Bloomfield Township Police Chief Scott McCanham, right, will retire in mid-June and Capt. Phil Langmeyer will take his place.

Bloomfield Township Police Chief Scott McCanham, right, will retire in mid-June and Capt. Phil Langmeyer will take his place.

Photo by Donna Agusti


New Bloomfield Township police chief appointed

McCanham to retire after three decades with the department

By: Tiffany Esshaki | Birmingham - Bloomfield Eagle | Published May 21, 2019

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BLOOMFIELD TOWNSHIP — Police Chief Scott McCanham, just short of his two-year anniversary at the helm of the Bloomfield Township Police Department, announced his retirement during last week’s Board of Trustees meeting.

McCanham, who replaced Chief Geof Gaudard in May 2017, said he’ll leave his post in mid-June to move to Midland with his wife, Linda McCanham, an executive at Dow Chemical Co.

“I’ve been recently remarried, so we’re relocating to Midland. I’ve been interviewing up there for chief of Central Michigan University police,” he explained.

McCanham wraps up a 31-year career with the Bloomfield Township Police Department, starting as a patrolman and moving up the ranks to school liaison officer for then-Andover High School, and on to sergeant, captain and eventually chief.

In his two years as chief, he said, he led the charge to get the department accredited by the Michigan Association of Chiefs of Police, a program representing a “significant professional achievement,” according to the MACP website, and granted so far to just 16 Michigan law enforcement agencies.

“That’s one major thing I think we’ve accomplished. It’s been a couple of years in the making, and we’ve always known we were a great department, but it will solidify that and make it official,” he said.

McCanham said he plans to head back to the township to celebrate the accreditation once it’s finalized, but he laments not being around to see the process through.

That task, instead, falls upon his replacement, Capt. Phil Langmeyer, who was appointed as the new chief of police by Township Supervisor Leo Savoie during that same meeting. The 27-year veteran has been with the township for almost the entirety of his law enforcement career, with a quick stint with the Grosse Pointe Woods Police Department right out of the police academy.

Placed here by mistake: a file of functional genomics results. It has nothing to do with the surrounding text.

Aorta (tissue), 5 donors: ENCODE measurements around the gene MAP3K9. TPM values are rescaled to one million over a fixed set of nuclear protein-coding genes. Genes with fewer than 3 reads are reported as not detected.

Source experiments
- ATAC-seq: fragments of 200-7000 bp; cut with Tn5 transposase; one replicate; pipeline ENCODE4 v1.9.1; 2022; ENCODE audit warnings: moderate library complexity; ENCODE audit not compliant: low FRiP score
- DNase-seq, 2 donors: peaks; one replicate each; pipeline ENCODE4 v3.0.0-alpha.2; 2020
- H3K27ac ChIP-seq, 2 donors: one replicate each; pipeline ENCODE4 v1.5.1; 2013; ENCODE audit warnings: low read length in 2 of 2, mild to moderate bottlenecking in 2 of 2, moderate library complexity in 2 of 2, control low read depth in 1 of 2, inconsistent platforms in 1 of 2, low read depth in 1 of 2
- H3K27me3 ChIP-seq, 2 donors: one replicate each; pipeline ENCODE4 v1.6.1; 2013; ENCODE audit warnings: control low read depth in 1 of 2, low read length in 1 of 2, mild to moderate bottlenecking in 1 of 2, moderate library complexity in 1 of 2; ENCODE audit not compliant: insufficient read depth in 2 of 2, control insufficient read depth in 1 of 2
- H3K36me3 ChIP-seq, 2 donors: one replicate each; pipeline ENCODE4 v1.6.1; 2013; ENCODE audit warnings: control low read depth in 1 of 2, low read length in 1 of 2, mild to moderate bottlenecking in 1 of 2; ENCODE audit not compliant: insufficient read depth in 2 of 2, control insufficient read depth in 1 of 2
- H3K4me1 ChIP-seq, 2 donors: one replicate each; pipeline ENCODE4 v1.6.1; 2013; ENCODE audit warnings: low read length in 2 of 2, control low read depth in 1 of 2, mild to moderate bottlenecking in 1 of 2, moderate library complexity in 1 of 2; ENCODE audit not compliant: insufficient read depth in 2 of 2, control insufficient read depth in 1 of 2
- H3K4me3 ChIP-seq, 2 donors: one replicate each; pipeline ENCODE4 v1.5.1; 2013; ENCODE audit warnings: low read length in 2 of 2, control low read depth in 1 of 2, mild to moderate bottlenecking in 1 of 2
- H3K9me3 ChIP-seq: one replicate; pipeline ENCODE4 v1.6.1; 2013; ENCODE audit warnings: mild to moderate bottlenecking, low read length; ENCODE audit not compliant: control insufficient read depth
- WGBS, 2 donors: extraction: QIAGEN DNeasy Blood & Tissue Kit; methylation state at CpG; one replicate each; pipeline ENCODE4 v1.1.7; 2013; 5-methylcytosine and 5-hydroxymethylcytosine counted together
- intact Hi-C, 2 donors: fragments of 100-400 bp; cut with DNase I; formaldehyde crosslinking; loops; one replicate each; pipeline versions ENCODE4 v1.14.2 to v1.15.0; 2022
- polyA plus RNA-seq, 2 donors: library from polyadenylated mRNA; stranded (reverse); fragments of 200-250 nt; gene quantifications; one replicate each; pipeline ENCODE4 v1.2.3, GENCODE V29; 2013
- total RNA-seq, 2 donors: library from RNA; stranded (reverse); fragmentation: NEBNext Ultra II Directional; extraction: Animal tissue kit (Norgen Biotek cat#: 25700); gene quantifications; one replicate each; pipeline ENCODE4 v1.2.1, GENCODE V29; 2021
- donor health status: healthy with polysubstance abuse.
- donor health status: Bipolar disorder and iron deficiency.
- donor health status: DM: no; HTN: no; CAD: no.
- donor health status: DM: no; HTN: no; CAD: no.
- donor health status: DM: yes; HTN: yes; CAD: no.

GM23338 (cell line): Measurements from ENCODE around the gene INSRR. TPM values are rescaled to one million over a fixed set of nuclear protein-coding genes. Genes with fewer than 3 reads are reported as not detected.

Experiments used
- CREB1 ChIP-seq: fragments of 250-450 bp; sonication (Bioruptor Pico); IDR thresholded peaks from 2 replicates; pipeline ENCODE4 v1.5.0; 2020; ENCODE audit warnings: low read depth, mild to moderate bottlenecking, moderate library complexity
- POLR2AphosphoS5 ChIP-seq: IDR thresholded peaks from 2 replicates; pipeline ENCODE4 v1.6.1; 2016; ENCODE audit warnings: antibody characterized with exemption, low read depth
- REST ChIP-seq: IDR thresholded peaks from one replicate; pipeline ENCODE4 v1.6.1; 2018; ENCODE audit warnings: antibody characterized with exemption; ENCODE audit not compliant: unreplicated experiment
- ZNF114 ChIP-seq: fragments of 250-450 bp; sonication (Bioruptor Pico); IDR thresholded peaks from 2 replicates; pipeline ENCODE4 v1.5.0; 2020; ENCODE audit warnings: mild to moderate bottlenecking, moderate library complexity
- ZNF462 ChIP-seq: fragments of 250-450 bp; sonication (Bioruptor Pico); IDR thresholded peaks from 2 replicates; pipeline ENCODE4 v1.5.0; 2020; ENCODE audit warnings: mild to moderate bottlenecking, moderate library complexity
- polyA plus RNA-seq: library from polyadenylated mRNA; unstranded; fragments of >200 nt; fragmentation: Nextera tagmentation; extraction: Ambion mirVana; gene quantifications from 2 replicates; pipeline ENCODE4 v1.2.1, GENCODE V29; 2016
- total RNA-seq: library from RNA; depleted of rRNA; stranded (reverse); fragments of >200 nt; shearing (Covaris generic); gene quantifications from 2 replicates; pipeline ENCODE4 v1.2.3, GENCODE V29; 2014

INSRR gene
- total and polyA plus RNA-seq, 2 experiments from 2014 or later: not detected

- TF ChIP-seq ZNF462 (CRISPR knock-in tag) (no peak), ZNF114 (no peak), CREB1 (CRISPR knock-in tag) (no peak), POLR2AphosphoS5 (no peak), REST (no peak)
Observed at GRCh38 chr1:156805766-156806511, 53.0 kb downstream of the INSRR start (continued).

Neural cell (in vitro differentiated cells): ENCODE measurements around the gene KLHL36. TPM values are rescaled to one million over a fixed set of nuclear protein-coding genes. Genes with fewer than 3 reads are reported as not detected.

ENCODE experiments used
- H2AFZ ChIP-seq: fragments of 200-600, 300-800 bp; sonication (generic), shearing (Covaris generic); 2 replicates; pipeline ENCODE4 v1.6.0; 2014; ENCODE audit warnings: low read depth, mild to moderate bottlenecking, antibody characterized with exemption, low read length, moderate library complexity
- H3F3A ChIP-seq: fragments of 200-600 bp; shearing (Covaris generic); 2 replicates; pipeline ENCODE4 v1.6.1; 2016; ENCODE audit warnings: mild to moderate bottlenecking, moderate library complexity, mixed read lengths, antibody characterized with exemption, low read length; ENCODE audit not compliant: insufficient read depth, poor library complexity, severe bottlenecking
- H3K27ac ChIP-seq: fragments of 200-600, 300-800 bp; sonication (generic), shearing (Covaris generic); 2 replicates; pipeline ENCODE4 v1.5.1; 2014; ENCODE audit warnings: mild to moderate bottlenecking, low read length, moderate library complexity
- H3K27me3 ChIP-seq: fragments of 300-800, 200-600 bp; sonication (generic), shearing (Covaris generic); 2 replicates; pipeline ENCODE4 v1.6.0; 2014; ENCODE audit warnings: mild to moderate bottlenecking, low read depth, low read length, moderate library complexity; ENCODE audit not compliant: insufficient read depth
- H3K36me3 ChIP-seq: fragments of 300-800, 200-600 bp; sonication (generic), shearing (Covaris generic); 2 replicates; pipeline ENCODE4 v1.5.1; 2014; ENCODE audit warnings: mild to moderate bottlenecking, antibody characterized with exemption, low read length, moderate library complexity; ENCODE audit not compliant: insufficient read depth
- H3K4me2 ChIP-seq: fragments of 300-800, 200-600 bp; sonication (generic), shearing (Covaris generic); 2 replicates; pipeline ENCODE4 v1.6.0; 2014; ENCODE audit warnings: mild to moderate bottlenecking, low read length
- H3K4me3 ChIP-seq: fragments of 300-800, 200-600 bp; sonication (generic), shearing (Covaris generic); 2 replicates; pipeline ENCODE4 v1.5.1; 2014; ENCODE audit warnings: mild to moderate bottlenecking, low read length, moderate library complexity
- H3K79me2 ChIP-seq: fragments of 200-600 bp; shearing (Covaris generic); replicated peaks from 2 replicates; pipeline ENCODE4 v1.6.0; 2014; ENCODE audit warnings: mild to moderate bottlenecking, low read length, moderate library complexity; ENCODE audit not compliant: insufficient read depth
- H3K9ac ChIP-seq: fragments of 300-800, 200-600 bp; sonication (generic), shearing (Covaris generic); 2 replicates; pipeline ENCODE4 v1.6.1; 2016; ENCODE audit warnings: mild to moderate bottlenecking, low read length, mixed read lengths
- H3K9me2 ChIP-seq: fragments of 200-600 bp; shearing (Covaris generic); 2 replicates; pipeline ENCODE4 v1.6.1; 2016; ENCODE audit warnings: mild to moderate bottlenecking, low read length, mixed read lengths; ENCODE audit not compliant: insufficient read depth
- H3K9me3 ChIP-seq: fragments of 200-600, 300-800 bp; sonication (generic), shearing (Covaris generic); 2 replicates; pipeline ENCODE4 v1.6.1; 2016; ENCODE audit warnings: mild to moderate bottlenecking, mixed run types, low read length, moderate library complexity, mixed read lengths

“I was very particular about where I wanted to go and build a career, and this was it. This was a destination department,” Langmeyer said.

Just as McCanham succeeded Gaudard, Langmeyer was the natural choice for chief, according to Savoie. Savoie said he spoke with former Police Chief Donald Zimmerman before the appointment, and Zimmerman said he was thrilled with the choice. After all, he had hired both McCanham and Langmeyer decades ago.

“I’ve always said as far as leadership goes, if you have to look outside of an organization to bring in a new leader, that organization has failed,” Savoie said. “Here, they get everything they need from their chain of command to be successful.”

Langmeyer, of White Lake, said his agenda will simply be to pick up where McCanham left off and continue to give residents the level of service they’ve become accustomed to.

But changing with the times can be a good thing too.

“We’ve been doing a lot more on social (media) and we’re going to keep that up. Some of our younger officers are really good at that, so we let them shine,” he said. “We’re also going to continue with (outreach) like crime prevention workshops to prevent fraud and larcenies, and our female self-defense class, and our Citizen Police Academy.”

As Langmeyer hits the ground running, McCanham said he’s looking forward to a slower pace in mid-Michigan, although the relationships he’s built in the community will be tough to leave.

“When news was leaked that I was leaving over the past few weeks, I had so many phone calls from residents offering their best wishes. I’ve been so honored and blessed to have had these 31 years here and be able to do what I’ve done. It’s exceeded all my goals and expectations,” McCanham said. “But the traffic I will not miss.”

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